The world of whisky is full of buzzwords and terminology, from Scotch and single malts, to bourbons and blends. But one point that causes much confusion is the fact that the drink is sometimes spelled ‘whisky’ and at other times ‘whiskey’. So, what’s the difference?

‘Whisky’ derives from the Gaelic term usquebaugh which translates as ‘water of life’. Uisge means water. Beatha means life. It’s a term used for many types of invigorating spirits over time, for example Eau de Vie. In modern usage, whisky is from Scotland and whiskey is from Ireland.

The difference comes from the translation of words from the Scottish and Irish Gaelic forms. In the late 1800s, Scottish whisky was also very poor quality therefore the Irish producers wanted to differentiate their product. These days though, both Scotch and Irish are two of the greatest spirits on the planet.

The American spelling is whiskey most likely due to the large number of Irish immigrants setting up their stills throughout the US. Although the legal spelling is whisky, whiskey is generally preferred. Some distilleries do like to use the ‘Scottish’ version – see Maker’s Mark.

The Japanese spelling is whisky as it was two men’s study of Scotch whisky that inspired the Japanese whisky movement.

Let’s hope that explains it. Society Past President Don Finch is partial to a dram or two, and on a recent trip to Scotland he got up close and personal to some fine single malt Scotch whisky – not whiskey. But, as Don explains, it wasn’t entirely to his liking.

‘Last summer, on the Society’s tour of Scotland, organized by Lois Wallace’s “Authentic Celtic Travels”, we visited the Glengoyne Distillery at the base of Dumgoyne Hill, just north of Glasgow.

What’s unique about Glengoyne is that it produces a single malt whisky in the Highlands which is matured in the Lowlands. The Highland Line, the division between the Highlands and Lowlands, is the A81 road from Aberfoyle to Glasgow. It passes in front of the distillery, but the aging warehouses are across the road, to the southwest.

Hikers familiar with the 95-mile West Highland Way from Glasgow to Fort William are known to fortify themselves at Glengoyne which is immediately adjacent to the trail.

While part of our group toured the distillery, the rest of us enjoyed a dram of the Glengoyne 12-Year-Old as our bonnie guide Kirsten recounted the company’s history and a description of the whisky making process.

My first impression was how light and fruity it smelled and tasted; the result of no peat being used in the drying of the barley. Perhaps it was from reading that the Western Highlands whisky-producing region is not as favorable as Speyside or Islay, or my preference for peated or oaky malts such as Highland Park and Glenmorangie. Nevertheless, in a black and white world, I didn’t like it. Some of my whisky aficionado friends rave about the Glengoyne 18-year-old, but at $160 a bottle, it’s a bit out of reach.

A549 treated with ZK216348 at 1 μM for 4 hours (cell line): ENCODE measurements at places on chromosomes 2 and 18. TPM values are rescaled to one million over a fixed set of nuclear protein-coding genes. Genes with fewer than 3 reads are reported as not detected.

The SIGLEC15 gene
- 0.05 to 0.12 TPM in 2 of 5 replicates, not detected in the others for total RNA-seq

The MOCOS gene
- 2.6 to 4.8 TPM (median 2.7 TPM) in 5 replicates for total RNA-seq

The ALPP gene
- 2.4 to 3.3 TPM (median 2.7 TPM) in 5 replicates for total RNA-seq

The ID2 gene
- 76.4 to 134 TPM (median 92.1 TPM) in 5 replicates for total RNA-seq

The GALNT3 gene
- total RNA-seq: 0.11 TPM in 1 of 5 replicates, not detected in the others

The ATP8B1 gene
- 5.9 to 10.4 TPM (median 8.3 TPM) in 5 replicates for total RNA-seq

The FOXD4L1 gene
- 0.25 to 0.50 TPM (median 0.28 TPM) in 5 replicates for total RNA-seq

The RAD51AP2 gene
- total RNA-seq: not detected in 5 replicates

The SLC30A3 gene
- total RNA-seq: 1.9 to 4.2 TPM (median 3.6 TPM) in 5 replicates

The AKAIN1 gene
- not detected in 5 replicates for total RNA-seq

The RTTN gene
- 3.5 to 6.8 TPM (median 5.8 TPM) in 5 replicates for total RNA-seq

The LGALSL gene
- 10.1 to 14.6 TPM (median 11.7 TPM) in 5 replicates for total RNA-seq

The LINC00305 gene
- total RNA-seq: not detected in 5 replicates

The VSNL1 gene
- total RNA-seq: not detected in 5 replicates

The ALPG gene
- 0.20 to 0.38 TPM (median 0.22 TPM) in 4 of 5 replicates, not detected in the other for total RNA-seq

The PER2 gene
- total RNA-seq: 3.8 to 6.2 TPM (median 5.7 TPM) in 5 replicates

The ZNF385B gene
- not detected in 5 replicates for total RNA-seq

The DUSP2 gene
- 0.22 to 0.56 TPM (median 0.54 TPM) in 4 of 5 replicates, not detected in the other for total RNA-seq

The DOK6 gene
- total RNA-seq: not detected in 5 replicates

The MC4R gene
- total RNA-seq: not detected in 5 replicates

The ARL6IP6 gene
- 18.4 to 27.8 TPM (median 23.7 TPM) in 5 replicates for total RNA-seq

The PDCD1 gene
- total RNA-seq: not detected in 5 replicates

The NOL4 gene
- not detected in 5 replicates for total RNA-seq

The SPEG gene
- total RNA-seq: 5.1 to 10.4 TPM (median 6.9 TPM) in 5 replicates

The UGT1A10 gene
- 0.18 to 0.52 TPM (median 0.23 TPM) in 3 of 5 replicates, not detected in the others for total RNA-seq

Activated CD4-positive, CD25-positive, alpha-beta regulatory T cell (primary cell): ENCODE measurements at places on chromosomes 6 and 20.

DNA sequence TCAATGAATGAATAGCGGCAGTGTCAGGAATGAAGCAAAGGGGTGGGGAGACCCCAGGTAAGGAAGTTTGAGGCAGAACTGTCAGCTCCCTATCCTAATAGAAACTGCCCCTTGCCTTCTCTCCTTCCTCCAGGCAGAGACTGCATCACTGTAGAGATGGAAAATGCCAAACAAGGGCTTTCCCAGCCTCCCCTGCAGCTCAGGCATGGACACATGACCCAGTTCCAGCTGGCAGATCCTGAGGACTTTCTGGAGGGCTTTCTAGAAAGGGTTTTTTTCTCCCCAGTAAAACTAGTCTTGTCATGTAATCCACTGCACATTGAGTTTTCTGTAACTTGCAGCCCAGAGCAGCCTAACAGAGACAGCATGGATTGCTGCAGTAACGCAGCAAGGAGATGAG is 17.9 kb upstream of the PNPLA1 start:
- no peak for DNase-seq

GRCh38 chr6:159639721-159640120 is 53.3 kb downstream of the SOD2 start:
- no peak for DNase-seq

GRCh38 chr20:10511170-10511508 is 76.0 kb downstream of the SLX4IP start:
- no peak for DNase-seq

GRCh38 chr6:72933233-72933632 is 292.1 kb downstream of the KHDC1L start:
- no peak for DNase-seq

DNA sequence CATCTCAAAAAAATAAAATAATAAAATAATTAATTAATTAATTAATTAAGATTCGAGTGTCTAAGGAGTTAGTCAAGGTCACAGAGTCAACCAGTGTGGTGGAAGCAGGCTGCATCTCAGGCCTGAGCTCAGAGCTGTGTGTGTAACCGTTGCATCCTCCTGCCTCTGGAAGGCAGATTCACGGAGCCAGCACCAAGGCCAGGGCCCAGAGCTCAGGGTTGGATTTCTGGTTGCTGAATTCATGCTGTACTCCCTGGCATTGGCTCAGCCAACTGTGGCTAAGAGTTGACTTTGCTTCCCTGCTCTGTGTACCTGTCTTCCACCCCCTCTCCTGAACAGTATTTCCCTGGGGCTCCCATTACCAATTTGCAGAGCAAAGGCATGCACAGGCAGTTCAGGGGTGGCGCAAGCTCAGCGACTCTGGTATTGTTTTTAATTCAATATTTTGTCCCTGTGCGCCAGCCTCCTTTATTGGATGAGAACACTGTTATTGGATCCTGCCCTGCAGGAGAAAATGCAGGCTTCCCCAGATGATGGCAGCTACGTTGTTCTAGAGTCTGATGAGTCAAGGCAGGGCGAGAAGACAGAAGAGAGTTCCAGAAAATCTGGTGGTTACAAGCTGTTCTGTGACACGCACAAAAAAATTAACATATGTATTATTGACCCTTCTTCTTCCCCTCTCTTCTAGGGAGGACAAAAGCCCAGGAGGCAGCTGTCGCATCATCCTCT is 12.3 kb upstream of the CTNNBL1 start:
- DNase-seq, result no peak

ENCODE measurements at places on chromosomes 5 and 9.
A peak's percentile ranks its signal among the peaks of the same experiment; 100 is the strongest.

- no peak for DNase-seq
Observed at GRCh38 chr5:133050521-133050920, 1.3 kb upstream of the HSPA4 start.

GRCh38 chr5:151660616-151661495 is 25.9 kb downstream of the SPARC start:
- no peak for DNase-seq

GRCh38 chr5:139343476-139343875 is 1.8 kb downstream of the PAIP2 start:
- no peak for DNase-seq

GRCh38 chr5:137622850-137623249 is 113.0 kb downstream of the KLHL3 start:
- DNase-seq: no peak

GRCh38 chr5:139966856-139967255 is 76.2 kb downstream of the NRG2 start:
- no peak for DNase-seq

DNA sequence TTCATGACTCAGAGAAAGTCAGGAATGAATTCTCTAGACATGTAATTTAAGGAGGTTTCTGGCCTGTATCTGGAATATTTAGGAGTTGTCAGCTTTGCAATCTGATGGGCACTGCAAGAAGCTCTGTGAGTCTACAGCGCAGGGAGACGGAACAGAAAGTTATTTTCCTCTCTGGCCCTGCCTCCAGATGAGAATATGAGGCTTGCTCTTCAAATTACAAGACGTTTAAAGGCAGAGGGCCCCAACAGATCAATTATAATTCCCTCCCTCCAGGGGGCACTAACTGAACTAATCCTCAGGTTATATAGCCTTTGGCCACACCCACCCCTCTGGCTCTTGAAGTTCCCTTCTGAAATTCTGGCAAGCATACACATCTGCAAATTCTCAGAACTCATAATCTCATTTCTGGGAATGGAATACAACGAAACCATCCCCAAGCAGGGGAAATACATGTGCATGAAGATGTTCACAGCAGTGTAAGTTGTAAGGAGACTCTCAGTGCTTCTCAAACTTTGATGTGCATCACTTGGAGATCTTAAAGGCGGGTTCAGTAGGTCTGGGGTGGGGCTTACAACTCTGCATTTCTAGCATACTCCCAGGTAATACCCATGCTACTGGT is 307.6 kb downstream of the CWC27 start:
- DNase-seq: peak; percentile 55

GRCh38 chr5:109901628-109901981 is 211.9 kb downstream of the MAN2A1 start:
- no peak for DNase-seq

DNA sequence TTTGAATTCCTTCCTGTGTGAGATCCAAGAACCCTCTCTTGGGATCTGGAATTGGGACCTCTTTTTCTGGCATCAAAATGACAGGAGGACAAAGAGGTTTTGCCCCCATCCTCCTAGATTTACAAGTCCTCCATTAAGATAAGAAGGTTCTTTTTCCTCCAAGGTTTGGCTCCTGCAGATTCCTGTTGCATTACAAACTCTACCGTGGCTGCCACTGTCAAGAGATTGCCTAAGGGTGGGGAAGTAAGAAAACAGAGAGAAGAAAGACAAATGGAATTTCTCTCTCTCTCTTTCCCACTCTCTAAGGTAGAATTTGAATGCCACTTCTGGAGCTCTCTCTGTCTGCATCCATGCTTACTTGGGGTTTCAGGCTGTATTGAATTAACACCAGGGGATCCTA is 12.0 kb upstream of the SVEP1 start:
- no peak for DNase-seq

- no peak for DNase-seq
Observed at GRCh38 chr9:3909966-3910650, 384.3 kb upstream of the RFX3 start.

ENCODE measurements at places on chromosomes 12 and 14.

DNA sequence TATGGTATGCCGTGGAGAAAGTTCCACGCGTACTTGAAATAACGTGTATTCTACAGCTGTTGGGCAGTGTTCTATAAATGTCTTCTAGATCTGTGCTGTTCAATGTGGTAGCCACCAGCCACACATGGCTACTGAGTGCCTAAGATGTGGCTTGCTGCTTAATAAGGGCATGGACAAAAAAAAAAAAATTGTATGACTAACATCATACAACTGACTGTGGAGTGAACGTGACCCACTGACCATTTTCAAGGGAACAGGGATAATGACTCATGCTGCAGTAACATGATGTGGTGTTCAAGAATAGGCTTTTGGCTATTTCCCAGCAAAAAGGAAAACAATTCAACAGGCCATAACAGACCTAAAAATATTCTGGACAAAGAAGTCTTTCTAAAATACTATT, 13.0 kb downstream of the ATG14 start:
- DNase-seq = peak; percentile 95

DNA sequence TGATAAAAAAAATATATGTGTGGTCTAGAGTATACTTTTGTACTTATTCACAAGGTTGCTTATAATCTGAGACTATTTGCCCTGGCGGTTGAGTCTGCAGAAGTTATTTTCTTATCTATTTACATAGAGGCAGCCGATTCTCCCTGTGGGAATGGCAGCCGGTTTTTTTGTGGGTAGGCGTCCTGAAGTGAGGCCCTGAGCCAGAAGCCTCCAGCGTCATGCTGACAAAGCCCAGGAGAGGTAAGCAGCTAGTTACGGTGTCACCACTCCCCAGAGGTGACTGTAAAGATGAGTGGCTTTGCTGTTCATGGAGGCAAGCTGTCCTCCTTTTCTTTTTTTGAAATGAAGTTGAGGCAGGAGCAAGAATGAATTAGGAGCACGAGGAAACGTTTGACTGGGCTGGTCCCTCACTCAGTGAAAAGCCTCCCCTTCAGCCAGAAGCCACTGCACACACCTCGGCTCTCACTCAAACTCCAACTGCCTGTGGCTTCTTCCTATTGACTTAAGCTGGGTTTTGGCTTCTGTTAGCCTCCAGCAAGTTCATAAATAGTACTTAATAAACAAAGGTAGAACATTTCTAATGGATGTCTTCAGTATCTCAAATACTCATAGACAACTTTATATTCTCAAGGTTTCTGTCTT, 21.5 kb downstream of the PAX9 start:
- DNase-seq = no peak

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Christmas at the Castle

The annual Christmas at the Castle event, held on 14 December at the Irish Cultural Center on North Central Avenue, was once again a highly successful and well-attended evening.

CSA members gathered with our Irish cousins for a musical and cultural evening under the stars. Santa and Mrs Claus made their traditional appearance, delighting the children (old and young) in attendance.

There were songs, a few tipples, warming cocoa, and the Christmas Tree decorated by the CSA and the Desert Thistle Lodge of the Daughters of Scotia was placed first in the tree decorating competition. Well done to all. A great event as always.

Snippets from Scotland

The Scotsman

Given the popularity of piping, it seems incredible the practice might be facing some sort of decline. But a Scottish charity has sounded a warning note.


BBC News

Young Scots seem determined not to let the Gaelic language die out. More than 20,000 people have signed up for an online learning app set up in Scotland.


STV News

It’s a culinary delight to gladden the heart of all true Scots. Potato crisps (chips in the US) flavored with haggis, neeps, and tatties. Yum!!


COMING EVENTS and Highland Games in Arizona and Nearby

January 8 Games Committee Meeting
Location TBA
February 1 Burns Dinner
Knights of St. Andrew
March 7-8, 2020 56th Annual Phoenix Scottish Games
Steele Indian School Park, Phoenix

Membership Notice

All 2019 memberships are extended through March 2020. We will be realigning our membership year to coincide with the Annual Phoenix Scottish Games. Please look for further information in March.

Society Gatherings
Membership gatherings are often held on the second Thursday of each month, many at the Irish Cultural Center, 1106 N. Central Ave., Phoenix - others around the Valley - usually beginning at 6:30 pm. Please check our website for further details.

A Word from our Advertisers

Kilt Rental USA

Len Wood
Bagpiper USB

Lois Wallace